Then there’s the Calgary deal. They sent four players to Calgary and got three back. Let’s say for the sake of argument that the Leafs are a contending team in, say, four years. What are the odds that all four of Stajan, Mayers, Hagman, and White are on that contending team? Not very high. So the Leafs gave up a bunch of players that don’t likely fit into their long-term plans (well, maybe White) for a former Norris trophy nominee (not even two years ago) and two prospects. Is it possible that Phaneuf was a flash-in-the-pan and his best days are behind him? Well, sure it’s possible, but he’s only 24, so it’s not likely. I heard an interview with a Calgary sports report the other day saying that Phaneuf was no longer “fitting in” with his teammates or coaching staff in Calgary, so perhaps a change of scenery is what he needs to turn his game around. Then again, I can think of a number of players who were sent packing from Toronto only to find success elsewhere (happens a lot in baseball – Jeff Kent, Woody Williams, Chris Carpenter…), and not that many who did it the other way. As Bob McCown wrote, “The list of players who have regressed after landing in The Big Smoke is very, very, very long.” But even if Phaneuf never wins a Norris, he’s still a very good defenseman.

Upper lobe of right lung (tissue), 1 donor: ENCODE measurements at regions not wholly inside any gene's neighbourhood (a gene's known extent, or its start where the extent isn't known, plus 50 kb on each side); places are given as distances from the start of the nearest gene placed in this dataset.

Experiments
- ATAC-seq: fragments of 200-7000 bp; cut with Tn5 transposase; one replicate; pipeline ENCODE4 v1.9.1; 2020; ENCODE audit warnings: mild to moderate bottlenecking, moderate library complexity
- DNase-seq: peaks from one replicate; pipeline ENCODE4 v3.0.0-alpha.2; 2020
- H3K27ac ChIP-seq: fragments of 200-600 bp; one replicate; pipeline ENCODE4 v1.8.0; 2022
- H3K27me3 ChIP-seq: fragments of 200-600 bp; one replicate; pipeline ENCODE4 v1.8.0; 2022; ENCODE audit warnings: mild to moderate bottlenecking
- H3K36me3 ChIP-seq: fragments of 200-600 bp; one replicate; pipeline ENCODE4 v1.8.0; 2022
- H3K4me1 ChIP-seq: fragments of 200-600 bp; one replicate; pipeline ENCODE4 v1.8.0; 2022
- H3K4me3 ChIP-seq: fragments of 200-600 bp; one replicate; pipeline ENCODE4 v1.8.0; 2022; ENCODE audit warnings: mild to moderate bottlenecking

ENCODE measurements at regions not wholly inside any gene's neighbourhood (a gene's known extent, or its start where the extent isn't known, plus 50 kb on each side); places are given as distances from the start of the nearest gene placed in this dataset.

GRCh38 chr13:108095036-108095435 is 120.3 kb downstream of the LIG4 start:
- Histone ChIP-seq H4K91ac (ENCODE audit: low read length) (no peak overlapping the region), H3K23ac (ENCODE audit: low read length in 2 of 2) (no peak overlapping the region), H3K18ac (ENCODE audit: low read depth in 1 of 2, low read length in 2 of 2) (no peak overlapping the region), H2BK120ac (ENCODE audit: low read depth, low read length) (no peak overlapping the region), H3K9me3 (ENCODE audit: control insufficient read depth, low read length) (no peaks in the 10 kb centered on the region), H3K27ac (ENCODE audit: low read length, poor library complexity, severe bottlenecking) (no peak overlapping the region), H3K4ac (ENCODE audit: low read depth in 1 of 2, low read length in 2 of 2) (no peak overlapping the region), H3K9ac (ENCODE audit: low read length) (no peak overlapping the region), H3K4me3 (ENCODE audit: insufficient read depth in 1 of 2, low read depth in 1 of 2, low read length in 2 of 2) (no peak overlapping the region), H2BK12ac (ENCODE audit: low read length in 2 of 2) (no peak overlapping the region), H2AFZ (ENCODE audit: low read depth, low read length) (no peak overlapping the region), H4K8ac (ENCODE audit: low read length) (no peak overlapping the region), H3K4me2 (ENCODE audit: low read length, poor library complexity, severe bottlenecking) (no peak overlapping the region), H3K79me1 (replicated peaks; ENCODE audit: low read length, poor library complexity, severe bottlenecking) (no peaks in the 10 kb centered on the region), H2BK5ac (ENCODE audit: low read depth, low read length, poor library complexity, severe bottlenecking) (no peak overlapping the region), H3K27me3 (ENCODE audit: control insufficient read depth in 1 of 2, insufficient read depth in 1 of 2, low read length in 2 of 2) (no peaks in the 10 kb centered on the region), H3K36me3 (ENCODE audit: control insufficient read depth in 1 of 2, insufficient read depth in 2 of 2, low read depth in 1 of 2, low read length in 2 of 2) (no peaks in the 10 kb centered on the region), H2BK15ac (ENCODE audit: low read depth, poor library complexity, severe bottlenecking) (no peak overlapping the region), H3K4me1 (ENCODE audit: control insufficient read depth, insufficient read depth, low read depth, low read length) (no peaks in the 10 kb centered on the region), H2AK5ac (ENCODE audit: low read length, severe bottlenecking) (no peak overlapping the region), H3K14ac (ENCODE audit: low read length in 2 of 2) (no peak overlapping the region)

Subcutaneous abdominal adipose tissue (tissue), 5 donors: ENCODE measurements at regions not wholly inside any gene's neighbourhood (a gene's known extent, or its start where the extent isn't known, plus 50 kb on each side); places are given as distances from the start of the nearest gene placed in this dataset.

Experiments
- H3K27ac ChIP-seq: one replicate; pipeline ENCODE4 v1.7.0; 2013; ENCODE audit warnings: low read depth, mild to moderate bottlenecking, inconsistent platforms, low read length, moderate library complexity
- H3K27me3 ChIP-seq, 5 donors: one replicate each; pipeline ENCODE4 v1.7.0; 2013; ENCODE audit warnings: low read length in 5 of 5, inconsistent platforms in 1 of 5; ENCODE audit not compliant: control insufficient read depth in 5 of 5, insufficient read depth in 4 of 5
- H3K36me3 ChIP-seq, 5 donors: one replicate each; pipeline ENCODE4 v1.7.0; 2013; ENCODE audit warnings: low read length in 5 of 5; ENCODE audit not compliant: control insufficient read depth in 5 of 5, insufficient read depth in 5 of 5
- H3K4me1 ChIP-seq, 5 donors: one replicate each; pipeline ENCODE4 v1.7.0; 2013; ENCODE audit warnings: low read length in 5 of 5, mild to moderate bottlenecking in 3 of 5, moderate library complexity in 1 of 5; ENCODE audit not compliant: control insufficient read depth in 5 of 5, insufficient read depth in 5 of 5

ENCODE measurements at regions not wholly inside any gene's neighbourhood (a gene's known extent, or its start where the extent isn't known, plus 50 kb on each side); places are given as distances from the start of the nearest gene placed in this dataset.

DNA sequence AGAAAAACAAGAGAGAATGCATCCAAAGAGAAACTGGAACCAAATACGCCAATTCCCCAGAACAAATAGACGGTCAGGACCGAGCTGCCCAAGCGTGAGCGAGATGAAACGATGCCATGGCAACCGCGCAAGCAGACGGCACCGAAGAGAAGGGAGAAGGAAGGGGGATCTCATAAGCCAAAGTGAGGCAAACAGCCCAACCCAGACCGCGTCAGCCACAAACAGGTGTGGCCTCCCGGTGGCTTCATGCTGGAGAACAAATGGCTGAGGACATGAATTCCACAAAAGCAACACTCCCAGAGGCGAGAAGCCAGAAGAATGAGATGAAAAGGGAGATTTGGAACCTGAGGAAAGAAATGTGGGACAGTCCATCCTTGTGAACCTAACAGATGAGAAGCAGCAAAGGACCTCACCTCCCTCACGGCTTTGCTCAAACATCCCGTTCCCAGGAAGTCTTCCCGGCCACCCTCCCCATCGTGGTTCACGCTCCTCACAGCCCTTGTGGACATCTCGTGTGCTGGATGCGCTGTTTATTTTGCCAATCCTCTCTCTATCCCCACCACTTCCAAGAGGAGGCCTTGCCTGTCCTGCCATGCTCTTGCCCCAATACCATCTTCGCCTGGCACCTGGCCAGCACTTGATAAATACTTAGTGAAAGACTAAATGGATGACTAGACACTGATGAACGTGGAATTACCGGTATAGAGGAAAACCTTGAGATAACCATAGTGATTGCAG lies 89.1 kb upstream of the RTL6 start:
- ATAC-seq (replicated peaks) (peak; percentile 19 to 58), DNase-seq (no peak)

Now, I’m not saying that the Leafs will make the playoffs this year or win the Cup next year because of this deal. But now the Leafs have a stud front-line scorer (age 22), two top-tier defensemen (ages 24 and 31), a goaltender who’s been a Stanley Cup and Conn Smythe trophy winner, and a highly-touted young goalie backing him up. That sounds like a pretty good nucleus to build around, and it’s a helluva lot better than they had when Mr. Burke was hired.

Amazing stats of the day


Before their win over Anaheim on Monday, i.e. over the first eight games of the season, covering almost 485 minutes, the Toronto Maple Leafs had played with a lead for a grand total of six minutes.


The last time Mariano Rivera gave up runs in different innings in the same game was June 1999, and he has never done it in the post-season (ref: Ed Price). His career postseason stats are unbelievable:

Division Series: 34 games, 51.1 IP, 0.35 ERA, 0.58 WHIP
League Championship Series: 30 games, 45.2 IP, 0.99 ERA, 0.83 WHIP
World Series: 20 games, 31 IP, 1.16 ERA, 0.97 WHIP.

Sure, he gets worse as the post-season goes on, but his “bad” is everyone else’s “amazing”. It’s people like him, Andy Pettitte, and Derek Jeter that make it harder and harder to hate the Yankees. But I’m doing my best.